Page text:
Monday, October 09, 2006

Monday Round Up: Drying out...

Ah, the joys of camping in the midst of a three-day deluge. At least we had an excuse to eat a lot, play poker (curse you, HoCo Exile, for tricking me into calling with my stupid two pair) and build this:

Tarp City. It's a little hard to see but there are three tarps, two pop up canopies and one Honda Element protecting our group from the cold, persistent rain that was only slightly supposed to happen, at least according to the National Weather Service.

The above picture was from Sunday morning when we were packing up -- the only time it was dry enough to bring out the camera.

Anyway, I don't have much time or energy for a post tonight (Go Ravens!), but if this site is your only source of Howard County news (which it clearly should not be) here is what you might have missed while I was away.

Like bacteria in a petri dish, Howard County bloggers are multiplying. I posted links to their sites on the sidebar last week, but didn't get a chance to formally introduce you to them. Thus, here are Columblog and Howard County Education Blog. Welcome to the fray!

Now, on to the news...

Not surprisingly, our local councilmen can't run away fast enough from a measure that would extend water and sewer service into Turf Valley. The merits of the extension, of course, are inconsequential. It's the timing, stupid.

The County Executive race is getting more and more hostile, and, predictably, the hostilities are centered on the issue of growth. The second link goes to a story detailing the candidates' positions on growth and includes this great line from resident and concrete subcontractor Scott Wyler: "I'm very interested in the candidate who's going to take a systemic approach to dealing with growth." Systems thinking is good.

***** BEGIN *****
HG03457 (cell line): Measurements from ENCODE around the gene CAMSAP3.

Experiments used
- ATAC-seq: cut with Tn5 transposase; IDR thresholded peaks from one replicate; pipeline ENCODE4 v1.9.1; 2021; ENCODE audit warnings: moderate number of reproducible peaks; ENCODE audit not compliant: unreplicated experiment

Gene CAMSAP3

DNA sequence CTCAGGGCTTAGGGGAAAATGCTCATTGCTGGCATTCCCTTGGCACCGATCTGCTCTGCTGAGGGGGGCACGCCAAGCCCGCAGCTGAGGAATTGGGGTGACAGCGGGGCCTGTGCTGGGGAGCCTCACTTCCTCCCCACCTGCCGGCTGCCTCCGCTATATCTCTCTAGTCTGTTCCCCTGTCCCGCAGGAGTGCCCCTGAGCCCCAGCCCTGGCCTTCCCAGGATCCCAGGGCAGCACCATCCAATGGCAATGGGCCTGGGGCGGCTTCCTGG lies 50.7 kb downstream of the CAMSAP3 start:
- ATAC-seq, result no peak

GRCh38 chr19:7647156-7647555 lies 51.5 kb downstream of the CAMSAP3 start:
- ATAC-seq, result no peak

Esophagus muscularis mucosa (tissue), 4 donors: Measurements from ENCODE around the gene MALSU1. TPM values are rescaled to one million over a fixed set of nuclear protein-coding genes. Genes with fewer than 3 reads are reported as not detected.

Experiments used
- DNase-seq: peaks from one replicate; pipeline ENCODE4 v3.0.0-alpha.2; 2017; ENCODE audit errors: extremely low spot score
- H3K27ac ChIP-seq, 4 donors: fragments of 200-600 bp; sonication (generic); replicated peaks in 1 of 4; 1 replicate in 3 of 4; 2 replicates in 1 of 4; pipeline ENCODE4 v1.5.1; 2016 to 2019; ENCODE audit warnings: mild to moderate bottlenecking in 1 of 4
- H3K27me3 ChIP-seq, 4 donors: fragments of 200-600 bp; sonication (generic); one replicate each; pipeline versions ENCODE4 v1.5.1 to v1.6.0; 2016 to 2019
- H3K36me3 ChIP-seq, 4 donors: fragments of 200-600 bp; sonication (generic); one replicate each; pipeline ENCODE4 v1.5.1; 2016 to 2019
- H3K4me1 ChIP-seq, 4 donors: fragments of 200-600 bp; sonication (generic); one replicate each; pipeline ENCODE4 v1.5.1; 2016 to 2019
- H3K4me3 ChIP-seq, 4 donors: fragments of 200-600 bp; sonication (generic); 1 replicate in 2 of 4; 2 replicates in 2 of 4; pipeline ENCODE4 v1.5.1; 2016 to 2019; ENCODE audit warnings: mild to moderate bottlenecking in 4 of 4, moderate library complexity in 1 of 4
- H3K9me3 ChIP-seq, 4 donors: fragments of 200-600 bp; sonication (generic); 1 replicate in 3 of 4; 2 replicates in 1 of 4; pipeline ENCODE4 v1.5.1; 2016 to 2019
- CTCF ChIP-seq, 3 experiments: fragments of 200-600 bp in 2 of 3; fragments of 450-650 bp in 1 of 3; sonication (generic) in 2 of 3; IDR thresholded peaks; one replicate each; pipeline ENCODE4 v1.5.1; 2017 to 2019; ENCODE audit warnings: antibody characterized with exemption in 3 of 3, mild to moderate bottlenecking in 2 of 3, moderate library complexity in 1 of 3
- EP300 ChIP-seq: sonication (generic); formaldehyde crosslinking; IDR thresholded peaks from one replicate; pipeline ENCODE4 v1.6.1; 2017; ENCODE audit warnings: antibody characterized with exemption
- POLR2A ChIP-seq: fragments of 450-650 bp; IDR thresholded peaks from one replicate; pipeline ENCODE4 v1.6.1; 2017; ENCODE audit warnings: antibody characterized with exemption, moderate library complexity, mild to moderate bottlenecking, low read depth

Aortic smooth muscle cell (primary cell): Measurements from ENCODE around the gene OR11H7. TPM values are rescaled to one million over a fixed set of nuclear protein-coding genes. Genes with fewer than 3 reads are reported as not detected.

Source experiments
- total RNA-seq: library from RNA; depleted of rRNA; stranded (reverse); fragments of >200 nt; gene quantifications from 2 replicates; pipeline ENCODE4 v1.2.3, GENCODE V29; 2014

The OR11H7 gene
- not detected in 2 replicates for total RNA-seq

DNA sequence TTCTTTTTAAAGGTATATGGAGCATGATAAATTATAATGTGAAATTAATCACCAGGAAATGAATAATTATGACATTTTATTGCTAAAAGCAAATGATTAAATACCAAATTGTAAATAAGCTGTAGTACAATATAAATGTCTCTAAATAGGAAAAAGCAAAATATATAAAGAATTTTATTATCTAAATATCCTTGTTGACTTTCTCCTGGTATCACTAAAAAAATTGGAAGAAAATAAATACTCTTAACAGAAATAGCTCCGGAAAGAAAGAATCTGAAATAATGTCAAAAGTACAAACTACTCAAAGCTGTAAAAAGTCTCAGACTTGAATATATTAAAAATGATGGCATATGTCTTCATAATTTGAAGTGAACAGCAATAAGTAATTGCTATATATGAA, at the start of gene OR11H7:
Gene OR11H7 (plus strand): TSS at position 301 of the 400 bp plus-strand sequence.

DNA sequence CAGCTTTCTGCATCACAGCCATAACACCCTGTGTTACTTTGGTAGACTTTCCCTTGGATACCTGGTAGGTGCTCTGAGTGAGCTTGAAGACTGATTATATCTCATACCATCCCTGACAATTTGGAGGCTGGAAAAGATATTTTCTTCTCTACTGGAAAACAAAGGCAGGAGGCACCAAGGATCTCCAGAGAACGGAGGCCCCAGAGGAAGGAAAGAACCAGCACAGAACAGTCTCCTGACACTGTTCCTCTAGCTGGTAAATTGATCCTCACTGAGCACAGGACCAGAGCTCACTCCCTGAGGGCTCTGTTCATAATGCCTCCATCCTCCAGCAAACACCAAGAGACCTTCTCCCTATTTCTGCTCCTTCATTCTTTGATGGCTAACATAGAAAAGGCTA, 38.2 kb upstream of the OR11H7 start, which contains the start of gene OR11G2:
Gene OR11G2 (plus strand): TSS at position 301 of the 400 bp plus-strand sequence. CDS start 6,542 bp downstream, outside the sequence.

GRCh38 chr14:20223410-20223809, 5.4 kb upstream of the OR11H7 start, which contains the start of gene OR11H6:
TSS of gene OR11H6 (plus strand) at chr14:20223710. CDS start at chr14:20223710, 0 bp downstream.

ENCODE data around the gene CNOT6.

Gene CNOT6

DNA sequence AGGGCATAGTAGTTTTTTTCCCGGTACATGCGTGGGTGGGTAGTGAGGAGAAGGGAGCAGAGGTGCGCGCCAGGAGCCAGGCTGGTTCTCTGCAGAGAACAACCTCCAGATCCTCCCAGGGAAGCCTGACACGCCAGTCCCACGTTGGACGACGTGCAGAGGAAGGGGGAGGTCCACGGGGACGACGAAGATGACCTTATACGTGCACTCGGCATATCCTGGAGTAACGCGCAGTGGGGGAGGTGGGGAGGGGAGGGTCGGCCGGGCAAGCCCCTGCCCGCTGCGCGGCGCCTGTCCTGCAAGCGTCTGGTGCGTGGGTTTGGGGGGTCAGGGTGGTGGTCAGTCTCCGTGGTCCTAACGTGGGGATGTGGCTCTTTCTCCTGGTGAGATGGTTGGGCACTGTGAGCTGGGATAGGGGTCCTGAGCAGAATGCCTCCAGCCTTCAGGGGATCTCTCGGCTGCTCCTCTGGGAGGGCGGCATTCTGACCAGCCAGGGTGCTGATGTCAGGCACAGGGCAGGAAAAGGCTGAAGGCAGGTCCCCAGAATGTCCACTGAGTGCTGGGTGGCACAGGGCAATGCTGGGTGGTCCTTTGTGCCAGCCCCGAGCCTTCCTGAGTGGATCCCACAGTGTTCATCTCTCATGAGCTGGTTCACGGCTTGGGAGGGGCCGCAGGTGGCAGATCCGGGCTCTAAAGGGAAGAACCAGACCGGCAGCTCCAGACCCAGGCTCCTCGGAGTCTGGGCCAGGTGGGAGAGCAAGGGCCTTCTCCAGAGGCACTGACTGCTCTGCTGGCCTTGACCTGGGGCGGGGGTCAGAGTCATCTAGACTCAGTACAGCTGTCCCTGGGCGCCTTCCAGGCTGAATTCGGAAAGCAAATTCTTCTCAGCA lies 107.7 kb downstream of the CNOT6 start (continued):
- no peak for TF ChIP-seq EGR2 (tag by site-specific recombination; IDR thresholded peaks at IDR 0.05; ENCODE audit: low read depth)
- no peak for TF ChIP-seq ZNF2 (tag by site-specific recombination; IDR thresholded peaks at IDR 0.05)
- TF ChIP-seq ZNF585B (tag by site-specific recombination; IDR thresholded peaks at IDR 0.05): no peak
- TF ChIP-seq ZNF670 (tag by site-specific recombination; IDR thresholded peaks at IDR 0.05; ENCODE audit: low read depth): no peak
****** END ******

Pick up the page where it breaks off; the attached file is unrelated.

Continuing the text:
The tax cut for seniors has been tabled. It may or may not pass before the current council leaves office, but members of the county's Commission on Aging don't appear very concerned about the delay, suggesting that, assurances aside, the impacts of the bill are not fully known.

Mmm, bake sales. Who says all this money in politics is unsavory?

Chris Merdon wants to slow down (even more) the process for the Town Center master plan. The Flier likes what it hears from him, while in other unrelated news, the firefighters don't.

A question: Do you consider the bridge over Rt. 29 from Oakland Mills to Town Center unsafe or "a place where criminals lurk," like the Flier does? If you do, why? Have you heard of a crime taking place there or does it just seem like a place where crime would occur (dark, only two ways out, surrounded by apartments)? I don't, but I go over that bridge pretty frequently, albeit mostly during broad daylight. Whatever your opinion, the bigger point from the article is that a strong pedestrian (or vehicular) connection to Town Center would be an undisputed positive for Oakland Mills, which I agree with.